Dam water safe despite mine waste



DAGUPAN CITY—Despite tons of mine tailings deposited in its reservoir after a breach in a tailings pond of Philex Mining Corp. in Benguet province last year, the water quality at San Roque Dam has remained within standard levels, an official of the San Roque Power Corp. (SRPC) said.

Tom Valdez, SRPC vice president for corporate social responsibility, said a team of environment officials and scientists has been conducting water quality tests there every two weeks since last year and has not seen any abnormality so far.

“What we have done—and are still doing—is that immediately after the spill, we started the water quality test. And so far, in all the results that we’ve seen, it was normal, including the sediments,” said Valdez.

At least 13-million cubic meters of mine tailings flowed into the San Roque Dam’s reservoir, located in San Manuel, Pangasinan province, when a mine tailings pond of Philex in Itogon, Benguet, breached on Aug. 1, 2012.

The tailings first spilled into Balog Creek, which flows to Agno River. Agno River feeds San Roque Dam.

Valdez said the amount of total suspended solids was only high at the time the leak was happening, making the water at the reservoir murky.

The water quality monitoring, he said, is done with the Mines and Geosciences Bureau (MGB) and the Environmental Management Board.

He said after several meetings with Philex officials and the MGB, Philex organized a multipartite monitoring team, which, he said, was also doing the same water quality tests.

“So, we now actually have two teams doing it. And we will do this continuously so that if something crops up in the future, we will already have a basis,” he said.

In June, Dagupan Mayor Belen Fernandez formed a group tasked to study the impact of the spilled mine tailings on the seven rivers that crisscross the city.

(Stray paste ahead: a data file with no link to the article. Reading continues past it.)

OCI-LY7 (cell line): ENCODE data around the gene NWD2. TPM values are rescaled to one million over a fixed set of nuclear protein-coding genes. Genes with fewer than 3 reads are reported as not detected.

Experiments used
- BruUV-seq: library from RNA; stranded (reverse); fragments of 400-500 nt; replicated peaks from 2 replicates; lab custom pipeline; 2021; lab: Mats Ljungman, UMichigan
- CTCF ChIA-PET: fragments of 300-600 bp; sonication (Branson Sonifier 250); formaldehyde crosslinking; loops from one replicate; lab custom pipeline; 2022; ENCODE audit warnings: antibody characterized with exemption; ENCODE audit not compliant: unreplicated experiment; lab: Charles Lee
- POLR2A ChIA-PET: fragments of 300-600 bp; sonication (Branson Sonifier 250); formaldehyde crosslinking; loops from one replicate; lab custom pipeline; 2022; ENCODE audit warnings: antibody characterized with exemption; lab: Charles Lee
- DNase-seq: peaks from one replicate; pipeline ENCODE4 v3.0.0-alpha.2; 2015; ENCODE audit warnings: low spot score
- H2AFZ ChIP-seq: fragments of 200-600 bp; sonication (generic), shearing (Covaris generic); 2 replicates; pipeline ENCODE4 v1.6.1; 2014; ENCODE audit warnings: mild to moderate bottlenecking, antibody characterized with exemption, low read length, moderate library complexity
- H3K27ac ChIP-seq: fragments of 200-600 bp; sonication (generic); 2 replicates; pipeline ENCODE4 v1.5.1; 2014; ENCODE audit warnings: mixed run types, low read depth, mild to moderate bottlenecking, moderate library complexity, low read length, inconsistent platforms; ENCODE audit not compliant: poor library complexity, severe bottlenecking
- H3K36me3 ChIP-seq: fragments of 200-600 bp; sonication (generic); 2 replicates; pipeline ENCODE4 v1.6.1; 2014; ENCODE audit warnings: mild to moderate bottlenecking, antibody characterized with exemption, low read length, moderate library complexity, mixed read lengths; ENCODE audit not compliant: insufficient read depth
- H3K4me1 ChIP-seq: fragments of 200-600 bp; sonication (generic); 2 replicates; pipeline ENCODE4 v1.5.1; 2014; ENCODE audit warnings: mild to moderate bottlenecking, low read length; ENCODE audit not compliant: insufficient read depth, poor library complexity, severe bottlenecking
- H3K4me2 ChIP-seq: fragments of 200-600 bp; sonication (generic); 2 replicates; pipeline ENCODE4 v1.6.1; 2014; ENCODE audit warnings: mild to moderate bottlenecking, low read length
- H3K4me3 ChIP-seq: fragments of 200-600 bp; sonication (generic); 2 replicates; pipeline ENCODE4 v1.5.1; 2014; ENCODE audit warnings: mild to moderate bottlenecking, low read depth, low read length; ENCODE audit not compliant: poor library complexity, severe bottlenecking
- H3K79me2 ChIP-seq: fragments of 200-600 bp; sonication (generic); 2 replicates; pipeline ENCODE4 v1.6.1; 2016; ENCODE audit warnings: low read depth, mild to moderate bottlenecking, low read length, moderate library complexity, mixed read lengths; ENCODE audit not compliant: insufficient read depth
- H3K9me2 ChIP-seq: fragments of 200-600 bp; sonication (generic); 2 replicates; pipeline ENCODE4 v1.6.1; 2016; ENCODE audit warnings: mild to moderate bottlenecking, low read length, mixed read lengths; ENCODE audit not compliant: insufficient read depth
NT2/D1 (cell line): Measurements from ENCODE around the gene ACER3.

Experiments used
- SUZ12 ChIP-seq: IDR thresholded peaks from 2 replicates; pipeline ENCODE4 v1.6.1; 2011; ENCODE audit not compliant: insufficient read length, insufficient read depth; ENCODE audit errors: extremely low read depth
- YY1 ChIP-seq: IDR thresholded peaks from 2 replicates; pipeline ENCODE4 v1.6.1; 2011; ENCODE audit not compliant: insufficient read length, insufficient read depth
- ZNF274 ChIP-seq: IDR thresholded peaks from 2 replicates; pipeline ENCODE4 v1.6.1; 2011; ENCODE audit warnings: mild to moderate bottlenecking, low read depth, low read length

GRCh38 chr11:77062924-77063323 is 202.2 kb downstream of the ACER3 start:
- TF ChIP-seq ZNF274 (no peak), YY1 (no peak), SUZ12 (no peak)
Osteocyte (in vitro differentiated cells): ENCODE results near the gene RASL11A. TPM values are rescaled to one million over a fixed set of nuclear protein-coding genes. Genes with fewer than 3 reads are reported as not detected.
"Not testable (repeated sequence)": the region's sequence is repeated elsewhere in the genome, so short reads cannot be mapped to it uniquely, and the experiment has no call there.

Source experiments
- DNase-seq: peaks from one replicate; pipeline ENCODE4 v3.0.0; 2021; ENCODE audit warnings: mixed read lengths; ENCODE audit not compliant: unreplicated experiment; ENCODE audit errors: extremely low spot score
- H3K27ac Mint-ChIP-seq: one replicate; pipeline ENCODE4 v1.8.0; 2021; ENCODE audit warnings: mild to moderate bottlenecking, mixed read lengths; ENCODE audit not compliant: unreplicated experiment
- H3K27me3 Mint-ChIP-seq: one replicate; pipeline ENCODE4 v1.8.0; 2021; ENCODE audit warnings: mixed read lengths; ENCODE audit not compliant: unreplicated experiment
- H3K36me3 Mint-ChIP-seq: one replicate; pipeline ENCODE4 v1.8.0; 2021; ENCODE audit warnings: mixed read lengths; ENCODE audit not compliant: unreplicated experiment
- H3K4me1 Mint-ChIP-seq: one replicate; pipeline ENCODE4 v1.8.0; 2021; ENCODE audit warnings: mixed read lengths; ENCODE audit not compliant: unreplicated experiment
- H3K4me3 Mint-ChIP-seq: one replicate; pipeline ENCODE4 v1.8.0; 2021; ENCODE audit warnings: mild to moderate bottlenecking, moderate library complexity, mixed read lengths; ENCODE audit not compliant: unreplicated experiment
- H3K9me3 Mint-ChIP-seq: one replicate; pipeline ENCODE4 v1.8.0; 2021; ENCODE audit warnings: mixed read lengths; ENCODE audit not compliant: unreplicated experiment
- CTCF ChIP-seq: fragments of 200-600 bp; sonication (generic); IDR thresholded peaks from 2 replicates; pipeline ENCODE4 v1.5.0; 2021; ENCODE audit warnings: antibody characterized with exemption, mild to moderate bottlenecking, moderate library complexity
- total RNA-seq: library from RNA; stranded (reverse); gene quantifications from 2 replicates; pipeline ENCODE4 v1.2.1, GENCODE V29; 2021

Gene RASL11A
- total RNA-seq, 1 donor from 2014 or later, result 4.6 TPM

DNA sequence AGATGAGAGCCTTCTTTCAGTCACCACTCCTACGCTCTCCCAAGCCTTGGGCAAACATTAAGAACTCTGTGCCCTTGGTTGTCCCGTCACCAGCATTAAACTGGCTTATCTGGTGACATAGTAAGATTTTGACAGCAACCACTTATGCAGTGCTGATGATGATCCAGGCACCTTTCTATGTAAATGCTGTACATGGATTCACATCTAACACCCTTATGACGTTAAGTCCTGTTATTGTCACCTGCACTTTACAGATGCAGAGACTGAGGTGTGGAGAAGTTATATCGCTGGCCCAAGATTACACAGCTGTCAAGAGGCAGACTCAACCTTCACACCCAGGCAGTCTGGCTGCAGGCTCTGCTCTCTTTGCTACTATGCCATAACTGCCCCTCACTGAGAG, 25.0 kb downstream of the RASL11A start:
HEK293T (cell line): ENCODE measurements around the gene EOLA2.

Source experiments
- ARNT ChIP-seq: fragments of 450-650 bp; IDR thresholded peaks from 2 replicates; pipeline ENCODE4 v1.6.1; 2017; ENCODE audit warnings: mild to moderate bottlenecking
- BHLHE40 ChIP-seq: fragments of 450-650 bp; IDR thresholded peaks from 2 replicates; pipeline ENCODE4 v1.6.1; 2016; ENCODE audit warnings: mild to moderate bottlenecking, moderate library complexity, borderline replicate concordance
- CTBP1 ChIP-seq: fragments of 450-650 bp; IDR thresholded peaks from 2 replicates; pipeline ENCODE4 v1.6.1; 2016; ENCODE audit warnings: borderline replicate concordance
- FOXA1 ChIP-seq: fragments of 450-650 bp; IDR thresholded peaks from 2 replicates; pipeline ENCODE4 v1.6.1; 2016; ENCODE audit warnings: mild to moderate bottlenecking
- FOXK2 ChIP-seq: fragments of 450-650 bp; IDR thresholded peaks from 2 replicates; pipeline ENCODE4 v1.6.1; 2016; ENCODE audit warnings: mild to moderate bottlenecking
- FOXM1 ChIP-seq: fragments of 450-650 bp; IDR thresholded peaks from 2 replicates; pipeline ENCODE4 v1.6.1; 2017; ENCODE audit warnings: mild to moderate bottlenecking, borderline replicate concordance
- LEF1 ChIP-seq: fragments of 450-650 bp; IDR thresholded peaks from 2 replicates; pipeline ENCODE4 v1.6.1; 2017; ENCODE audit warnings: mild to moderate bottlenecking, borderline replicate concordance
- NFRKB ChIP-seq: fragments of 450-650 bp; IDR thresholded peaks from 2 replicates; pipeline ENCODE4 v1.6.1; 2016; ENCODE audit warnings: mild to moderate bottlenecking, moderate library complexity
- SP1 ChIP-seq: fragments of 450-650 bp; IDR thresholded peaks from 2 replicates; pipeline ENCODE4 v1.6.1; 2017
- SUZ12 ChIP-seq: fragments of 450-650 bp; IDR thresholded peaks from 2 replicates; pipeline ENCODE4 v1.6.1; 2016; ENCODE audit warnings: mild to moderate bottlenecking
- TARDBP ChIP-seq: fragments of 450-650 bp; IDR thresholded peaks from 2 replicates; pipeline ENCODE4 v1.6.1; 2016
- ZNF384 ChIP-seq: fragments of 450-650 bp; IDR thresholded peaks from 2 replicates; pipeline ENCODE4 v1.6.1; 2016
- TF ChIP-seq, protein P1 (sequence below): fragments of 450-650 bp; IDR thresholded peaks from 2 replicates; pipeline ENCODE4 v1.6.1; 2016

Agno River has tributaries in the Pangasinan plains on its way to the Lingayen Gulf.

“We are at the end of the Sinocalan River system [which is connected to Agno River] and we should be prepared,” said city agriculturist Emma Molina.

Valdez, however, said Dagupan’s river system is independent from Agno River. Gabriel Cardinoza, Inquirer Northern Luzon

Get Inquirer updates while on the go, add us on these apps:

Inquirer Viber

Disclaimer: The comments uploaded on this site do not necessarily represent or reflect the views of management and owner of INQUIRER.net. We reserve the right to exclude comments that we deem to be inconsistent with our editorial standards.

To subscribe to the Philippine Daily Inquirer newspaper in the Philippines, call +63 2 896-6000 for Metro Manila and Metro Cebu or email your subscription request here.

Factual errors? Contact the Philippine Daily Inquirer's day desk. Believe this article violates journalistic ethics? Contact the Inquirer's Reader's Advocate. Or write The Readers' Advocate:

c/o Philippine Daily Inquirer Chino Roces Avenue corner Yague and Mascardo Streets, Makati City,Metro Manila, Philippines Or fax nos. +63 2 8974793 to 94


editors' picks



latest videos